Oct. 11, 2002
Congress authorizes the use of force against Iraq. Ending a somber debate that pushed past midnight, the Senate votes, 77 to 23, for the resolution. The action came hours after the House gave its approval on a 296-133 vote.
(Pablo Martinez Monsivais/Associated Press)
Nov. 8, 2002
United Nations Security Council passes Resolution 1441 calling on Iraq to cooperate with weapons inspectors. The show of international unity sends a strong message to Iraqi President Saddam Hussein that he is without allies if he continues to defy the United Nations, ambassadors said.
Jan. 28, 2003
Speaking to a skeptical world, President Bush in his
State of Union address gives a forceful and detailed denunciation of Iraq. He promises new evidence that Saddam Hussein's regime poses an imminent danger to the world and demands the United Nations convene in just one week to consider the threat.
Feb. 5, 2003
Colin Powell at U.N.
Secretary of State Colin Powell argues before the Security Council that the U.S. has evidence of weapons of mass destruction in Iraq, based on information provided by source codenamed "Curveball," who later admitted to lying.
March 17, 2003
President gives Saddam Hussein a 48-hour deadline to leave Iraq or face sure destruction "at a time of our choosing."
March 20, 2003
U.S. Forces Enter Iraq
U.S. and British troops sweep into southern Iraq in an invasion aimed at Baghdad, where a new wave of missiles and bombs struck a presidential compound housing several government departments at the heart of Saddam Hussein's power. Among the first Marines killed in combat --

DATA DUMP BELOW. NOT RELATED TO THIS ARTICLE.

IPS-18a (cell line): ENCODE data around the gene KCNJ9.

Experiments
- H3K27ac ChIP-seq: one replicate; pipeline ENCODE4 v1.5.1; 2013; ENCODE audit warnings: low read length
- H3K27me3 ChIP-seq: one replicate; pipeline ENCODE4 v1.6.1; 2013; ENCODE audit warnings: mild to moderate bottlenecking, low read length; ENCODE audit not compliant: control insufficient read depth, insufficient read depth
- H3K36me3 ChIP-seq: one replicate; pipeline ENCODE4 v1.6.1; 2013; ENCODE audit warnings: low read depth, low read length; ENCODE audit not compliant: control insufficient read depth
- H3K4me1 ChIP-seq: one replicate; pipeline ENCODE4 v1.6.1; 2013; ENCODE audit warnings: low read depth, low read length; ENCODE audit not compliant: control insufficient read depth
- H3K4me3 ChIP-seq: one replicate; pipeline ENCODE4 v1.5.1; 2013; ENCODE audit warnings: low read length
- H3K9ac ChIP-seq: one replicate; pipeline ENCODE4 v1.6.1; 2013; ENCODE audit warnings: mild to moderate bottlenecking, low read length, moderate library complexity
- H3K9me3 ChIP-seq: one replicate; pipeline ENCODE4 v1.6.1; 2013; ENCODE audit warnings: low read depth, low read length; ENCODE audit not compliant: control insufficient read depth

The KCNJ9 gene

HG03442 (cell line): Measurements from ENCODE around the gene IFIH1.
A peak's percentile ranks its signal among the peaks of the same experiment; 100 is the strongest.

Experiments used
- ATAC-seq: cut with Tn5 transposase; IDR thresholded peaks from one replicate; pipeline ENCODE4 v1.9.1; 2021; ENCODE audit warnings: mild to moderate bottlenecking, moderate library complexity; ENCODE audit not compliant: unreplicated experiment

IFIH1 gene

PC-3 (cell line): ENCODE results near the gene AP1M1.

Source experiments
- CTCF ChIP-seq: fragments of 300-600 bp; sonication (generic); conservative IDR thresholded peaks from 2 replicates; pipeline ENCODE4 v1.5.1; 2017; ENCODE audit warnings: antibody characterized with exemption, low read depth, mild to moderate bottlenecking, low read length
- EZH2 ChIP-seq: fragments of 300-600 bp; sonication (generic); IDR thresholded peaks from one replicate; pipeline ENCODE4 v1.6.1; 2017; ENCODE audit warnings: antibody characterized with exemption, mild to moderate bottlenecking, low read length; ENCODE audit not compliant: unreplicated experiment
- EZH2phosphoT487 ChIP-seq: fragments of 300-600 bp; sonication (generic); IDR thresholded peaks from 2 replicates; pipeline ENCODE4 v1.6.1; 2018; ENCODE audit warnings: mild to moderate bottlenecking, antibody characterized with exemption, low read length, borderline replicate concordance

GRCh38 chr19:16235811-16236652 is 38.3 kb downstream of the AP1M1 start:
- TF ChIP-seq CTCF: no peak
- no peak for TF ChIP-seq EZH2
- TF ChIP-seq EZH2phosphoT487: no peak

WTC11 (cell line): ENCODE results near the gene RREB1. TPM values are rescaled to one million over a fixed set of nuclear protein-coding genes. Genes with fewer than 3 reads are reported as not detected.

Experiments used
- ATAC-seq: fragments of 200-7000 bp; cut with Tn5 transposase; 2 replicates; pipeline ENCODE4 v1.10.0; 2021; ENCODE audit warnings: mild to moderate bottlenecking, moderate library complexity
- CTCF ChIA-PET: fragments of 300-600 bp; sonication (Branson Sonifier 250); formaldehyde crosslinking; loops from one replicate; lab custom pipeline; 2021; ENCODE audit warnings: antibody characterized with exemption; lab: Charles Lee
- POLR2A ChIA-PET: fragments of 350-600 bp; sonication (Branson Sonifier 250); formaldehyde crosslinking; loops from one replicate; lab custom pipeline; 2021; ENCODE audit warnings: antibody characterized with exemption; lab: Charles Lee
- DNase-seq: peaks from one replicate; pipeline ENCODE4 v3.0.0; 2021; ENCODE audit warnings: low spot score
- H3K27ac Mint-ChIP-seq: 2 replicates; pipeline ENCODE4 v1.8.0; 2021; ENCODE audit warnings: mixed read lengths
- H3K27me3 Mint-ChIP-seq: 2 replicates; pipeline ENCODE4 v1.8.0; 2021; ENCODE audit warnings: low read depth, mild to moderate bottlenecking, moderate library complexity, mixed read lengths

Lance Corporal Jose Gutierrez, 23, of Lomita and 2nd Lieutenant Therrel Shane Childers, 30, of Harrison County, Miss.
April 9, 2003
U.S. troops break Saddam Hussein's 24-year grip on Iraq. With help from the Marines, Iraqis topple a four-story statue of the president. Looting of government and public buildings, including museums and armories, ensues unchecked amid mass disorder.
May 1, 2003
Aboard USS Abraham Lincoln, President Bush tells a cheering crew that U.S. forces have brought about a 'turning of the tide' against terrorism. Underneath a banner reading "Mission Accomplished," the president says the conflict with Iraq marked the beginning of "a new era" in waging war.
(Don Tormey/Los Angeles Times)
July 22, 2003
Hussein's sons killed